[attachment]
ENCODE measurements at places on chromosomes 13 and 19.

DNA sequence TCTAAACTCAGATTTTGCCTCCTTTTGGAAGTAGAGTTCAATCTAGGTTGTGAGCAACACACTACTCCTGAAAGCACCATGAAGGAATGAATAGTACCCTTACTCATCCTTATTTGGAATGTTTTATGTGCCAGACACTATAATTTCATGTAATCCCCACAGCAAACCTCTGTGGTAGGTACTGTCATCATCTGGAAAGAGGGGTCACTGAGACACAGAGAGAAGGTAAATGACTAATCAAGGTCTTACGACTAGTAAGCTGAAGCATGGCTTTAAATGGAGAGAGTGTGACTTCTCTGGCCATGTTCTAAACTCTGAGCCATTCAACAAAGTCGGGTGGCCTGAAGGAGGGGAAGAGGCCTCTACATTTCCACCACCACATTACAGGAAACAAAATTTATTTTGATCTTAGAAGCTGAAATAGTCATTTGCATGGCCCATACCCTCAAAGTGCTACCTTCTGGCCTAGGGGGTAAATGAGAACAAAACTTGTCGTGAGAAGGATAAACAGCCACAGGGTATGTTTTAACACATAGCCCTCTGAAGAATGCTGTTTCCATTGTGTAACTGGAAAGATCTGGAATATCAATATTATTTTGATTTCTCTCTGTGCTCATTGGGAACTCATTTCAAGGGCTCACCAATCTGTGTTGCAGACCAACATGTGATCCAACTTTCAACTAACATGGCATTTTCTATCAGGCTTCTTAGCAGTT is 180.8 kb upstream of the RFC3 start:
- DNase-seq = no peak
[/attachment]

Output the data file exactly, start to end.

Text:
ENCODE measurements at places on chromosomes 13 and 19.

DNA sequence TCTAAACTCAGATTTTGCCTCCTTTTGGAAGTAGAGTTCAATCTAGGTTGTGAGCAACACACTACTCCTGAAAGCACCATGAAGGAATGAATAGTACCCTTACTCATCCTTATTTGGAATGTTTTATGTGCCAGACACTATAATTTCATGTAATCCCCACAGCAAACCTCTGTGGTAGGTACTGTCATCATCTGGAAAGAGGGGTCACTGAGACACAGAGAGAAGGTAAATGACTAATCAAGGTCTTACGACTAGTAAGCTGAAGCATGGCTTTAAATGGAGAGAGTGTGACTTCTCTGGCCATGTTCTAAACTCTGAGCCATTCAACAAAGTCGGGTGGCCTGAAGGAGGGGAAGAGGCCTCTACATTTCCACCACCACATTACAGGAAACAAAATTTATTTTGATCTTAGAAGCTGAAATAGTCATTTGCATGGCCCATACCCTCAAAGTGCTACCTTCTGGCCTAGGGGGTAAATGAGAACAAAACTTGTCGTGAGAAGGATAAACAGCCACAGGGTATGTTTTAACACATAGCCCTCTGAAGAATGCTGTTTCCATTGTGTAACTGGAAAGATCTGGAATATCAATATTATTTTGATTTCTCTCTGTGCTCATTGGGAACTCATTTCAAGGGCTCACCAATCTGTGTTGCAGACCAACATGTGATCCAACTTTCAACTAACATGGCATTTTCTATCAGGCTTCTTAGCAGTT is 180.8 kb upstream of the RFC3 start:
- DNase-seq = no peak